Al 7150-T7751 Stress-Strain and Fatigue Life Data

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Al 7150-T7751 Stress-Strain Data

This data came from a government report and is available to the public through the National Technical Information Service (NTIS), Springfield, Virginia 22161

The below information came from the Technical Report Documentation Page of the source:

Report Number: DOT/FAA/AR-MMPDS-01

Title and Subtitle: METALLIC MATERIALS PROPERTIES DEVELOPMENT AND STANDARDIZATION (MMPDS)

Report Date: January 2003

Authors: Richard C. Rice1, Jana L. Jackson1, John Bakuckas2, and Steven Thompson3

Performing Organization Name and Address:

1Battelle Memorial Laboratories 505 King Avenue Columbus, OH 43201

2FAA William J. Hughes Technical Center Materials and Structures Branch, AAR-450 Atlantic City International Airport, NJ 08405

3U. S. Air Force Research Laboratory Materials and Manufacturing Directorate Wright Patterson Air Force Base, OH 45433

Contract or Grant Number: F33615-97-C-5647

Sponsoring Agency Name and Address: U.S. Department of Transportation Federal Aviation Administration Office of Aviation Research Washington, DC 20591


The below description and figures with captions come from the MMPDS report:

7150, a second-generation version of 7050, is an Al-Zn-Mg-Cu-Zr alloy developed to provide higher strength properties than 7050 in thicknesses through 3 inches. 7150 is available in the form of plate and extrusion. The T77-type temper provides high strength with guaranteed toughness and corrosion resistance. The T77-type temper has exfoliation and stress-corrosion resistance comparable to the T76-type temper of the other 7000 series aluminum alloys. The properties of extrusions should be based upon the thickness at the time of quenching prior to machining. Selection of the mechanical properties based upon its final machined thickness may be unconservative; therefore, the thickness at the time of quenching to achieve properties is an important factor in the selection of the proper thickness column. For extrusions having sections with various thicknesses, consideration should be given to the properties as a function of thickness.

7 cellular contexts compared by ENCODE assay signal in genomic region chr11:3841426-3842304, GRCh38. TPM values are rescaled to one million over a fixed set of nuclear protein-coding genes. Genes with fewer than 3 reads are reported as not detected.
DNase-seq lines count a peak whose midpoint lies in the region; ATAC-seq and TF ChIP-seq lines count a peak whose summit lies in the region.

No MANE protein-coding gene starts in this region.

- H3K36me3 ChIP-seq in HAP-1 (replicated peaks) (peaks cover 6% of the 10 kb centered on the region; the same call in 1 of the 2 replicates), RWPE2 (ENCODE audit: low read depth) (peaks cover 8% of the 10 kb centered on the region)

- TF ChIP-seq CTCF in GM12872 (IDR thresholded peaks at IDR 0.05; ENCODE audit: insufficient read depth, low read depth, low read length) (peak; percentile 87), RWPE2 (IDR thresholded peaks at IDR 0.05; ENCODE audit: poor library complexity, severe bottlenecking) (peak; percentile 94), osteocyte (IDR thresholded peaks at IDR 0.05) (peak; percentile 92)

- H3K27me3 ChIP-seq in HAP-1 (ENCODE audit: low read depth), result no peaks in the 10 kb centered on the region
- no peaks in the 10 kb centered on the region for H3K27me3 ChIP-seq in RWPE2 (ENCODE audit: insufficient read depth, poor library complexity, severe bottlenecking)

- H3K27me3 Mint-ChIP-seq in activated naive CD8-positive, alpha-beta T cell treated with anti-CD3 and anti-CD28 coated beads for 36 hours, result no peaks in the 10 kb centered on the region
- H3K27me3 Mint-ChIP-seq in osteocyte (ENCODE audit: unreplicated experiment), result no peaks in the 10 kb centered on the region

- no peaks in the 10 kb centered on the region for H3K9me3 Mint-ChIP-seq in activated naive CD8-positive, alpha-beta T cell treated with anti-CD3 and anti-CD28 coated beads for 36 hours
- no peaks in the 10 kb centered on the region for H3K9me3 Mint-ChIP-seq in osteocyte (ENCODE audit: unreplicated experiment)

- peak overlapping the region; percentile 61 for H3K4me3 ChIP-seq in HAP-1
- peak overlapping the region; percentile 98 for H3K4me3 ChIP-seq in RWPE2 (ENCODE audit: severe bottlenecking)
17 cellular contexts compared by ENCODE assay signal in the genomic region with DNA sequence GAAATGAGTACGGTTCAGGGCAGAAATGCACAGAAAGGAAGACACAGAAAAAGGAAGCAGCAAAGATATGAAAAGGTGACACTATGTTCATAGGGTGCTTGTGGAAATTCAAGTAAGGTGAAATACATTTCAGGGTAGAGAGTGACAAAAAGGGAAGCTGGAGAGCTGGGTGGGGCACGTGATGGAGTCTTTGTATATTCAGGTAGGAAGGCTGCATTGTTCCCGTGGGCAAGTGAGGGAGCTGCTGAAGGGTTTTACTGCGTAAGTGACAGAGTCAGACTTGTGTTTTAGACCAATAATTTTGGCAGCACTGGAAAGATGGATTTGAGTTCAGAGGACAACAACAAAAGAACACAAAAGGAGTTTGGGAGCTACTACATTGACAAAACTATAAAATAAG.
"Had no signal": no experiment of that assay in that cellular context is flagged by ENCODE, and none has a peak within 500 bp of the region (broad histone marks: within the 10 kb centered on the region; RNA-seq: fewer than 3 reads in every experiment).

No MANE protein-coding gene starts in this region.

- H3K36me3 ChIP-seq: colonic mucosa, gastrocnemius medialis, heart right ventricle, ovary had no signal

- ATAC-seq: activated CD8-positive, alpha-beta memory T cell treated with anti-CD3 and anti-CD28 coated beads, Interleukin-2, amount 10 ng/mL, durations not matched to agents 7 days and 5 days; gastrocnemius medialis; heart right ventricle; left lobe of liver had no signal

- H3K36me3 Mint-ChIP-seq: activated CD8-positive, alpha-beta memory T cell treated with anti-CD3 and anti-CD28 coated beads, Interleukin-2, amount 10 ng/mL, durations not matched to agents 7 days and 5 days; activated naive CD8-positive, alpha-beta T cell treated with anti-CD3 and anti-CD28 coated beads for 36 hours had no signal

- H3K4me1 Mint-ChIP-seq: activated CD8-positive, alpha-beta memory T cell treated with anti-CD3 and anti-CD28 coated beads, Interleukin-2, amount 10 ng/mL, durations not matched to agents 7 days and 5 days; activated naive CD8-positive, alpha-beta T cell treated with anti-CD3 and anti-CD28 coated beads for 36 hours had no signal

Figure 1: Typical tensile stress-strain curves for 7150-T7751 aluminum alloy plate at room temperature.
Figure 2: Typical compressive stress-strain and tangent-modulus curves for 7150-T7751 aluminum alloy plate at room temperature.
Figure 3: Typical tensile stress-strain curves for 7150-T77511 aluminum alloy extrusion at room temperature.
Figure 4: Typical compressive stress-strain and tangent-modulus curves for 7150-T77511 aluminum alloy extrusion.

Al 7150-T7751 Fatigue Life Data

This data came from a government report and is available for public release with unlimited distribution.

The below information came from the Report Documentation Page of the source:

Title: Mechanical Property Data on Aluminum Alloy 7150-T7751 Plate

Report Date: August 1990

Authors: Patrick W. Ertel1

Performing Organization Name and Address:

1University of Dayton Research Institute 300 College Park Avenue Dayton, OH 45469

Monitoring Oranization and Address: Wright Research and Development Center Materials Laboratory (WRDC/MLSD) Wright Patterson AFB, OH 45433-6533

Figure 5: Smooth and Notched Fatigue Data for Al7150-T7751 with Smooth Al7075-T651 Reference Curve.
Figure 6: Fatigue Crack Growth Rate Data for Al7150-T7751 L-T Orientation.
Figure 7: Fatigue Crack Growth Rate Data for Al7150-T7751 T-L Orientation.
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